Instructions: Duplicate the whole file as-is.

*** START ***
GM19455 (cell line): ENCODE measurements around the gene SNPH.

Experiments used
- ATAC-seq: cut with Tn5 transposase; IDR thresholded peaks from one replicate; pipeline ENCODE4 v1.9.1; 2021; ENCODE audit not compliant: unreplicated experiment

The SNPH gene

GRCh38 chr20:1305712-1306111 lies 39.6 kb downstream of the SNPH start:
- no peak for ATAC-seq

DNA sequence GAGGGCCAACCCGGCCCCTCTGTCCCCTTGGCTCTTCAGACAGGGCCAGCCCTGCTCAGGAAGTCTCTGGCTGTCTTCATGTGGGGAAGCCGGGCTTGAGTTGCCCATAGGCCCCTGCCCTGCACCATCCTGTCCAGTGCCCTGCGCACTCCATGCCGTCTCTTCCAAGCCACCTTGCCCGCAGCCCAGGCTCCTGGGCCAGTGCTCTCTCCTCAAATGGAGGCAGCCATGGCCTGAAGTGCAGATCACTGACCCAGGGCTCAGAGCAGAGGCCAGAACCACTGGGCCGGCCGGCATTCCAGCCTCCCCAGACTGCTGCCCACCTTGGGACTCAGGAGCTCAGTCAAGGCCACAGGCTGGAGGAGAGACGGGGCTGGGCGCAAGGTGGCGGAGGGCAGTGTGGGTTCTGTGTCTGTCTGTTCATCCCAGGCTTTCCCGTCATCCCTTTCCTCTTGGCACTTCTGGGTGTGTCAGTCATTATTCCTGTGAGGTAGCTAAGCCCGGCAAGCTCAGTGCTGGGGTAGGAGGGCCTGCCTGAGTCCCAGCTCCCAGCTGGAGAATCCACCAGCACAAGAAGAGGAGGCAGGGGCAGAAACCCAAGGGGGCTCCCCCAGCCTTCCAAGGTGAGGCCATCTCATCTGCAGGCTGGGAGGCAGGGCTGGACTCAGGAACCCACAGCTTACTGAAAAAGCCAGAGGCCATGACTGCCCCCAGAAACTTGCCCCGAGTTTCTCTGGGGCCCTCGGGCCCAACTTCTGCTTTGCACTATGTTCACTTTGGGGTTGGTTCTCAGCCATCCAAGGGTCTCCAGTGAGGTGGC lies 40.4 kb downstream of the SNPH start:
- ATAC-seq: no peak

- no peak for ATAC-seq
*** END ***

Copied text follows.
GM19455 (cell line): ENCODE measurements around the gene SNPH.

Experiments used
- ATAC-seq: cut with Tn5 transposase; IDR thresholded peaks from one replicate; pipeline ENCODE4 v1.9.1; 2021; ENCODE audit not compliant: unreplicated experiment

The SNPH gene

GRCh38 chr20:1305712-1306111 lies 39.6 kb downstream of the SNPH start:
- no peak for ATAC-seq

DNA sequence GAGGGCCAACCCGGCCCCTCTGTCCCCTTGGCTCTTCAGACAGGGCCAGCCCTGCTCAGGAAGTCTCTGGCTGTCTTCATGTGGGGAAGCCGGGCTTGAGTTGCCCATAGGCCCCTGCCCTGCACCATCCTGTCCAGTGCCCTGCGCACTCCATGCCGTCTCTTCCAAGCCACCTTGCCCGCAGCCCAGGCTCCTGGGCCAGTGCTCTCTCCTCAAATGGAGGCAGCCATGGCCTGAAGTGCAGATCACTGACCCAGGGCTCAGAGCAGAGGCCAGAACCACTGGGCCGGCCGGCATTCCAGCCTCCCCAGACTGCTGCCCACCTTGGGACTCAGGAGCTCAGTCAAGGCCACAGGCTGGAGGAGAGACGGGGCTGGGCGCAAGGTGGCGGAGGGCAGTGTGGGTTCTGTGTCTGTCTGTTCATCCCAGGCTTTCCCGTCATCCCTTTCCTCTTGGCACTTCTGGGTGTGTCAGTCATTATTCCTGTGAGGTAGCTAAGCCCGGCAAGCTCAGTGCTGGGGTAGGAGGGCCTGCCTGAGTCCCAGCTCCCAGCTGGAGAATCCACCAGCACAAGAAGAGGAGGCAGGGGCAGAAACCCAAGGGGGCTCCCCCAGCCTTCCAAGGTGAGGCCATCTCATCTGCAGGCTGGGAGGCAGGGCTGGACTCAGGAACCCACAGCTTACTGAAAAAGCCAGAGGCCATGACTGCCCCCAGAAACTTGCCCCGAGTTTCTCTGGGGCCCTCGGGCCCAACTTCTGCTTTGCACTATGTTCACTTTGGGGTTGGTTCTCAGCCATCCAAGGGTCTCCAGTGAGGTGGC lies 40.4 kb downstream of the SNPH start:
- ATAC-seq: no peak

- no peak for ATAC-seq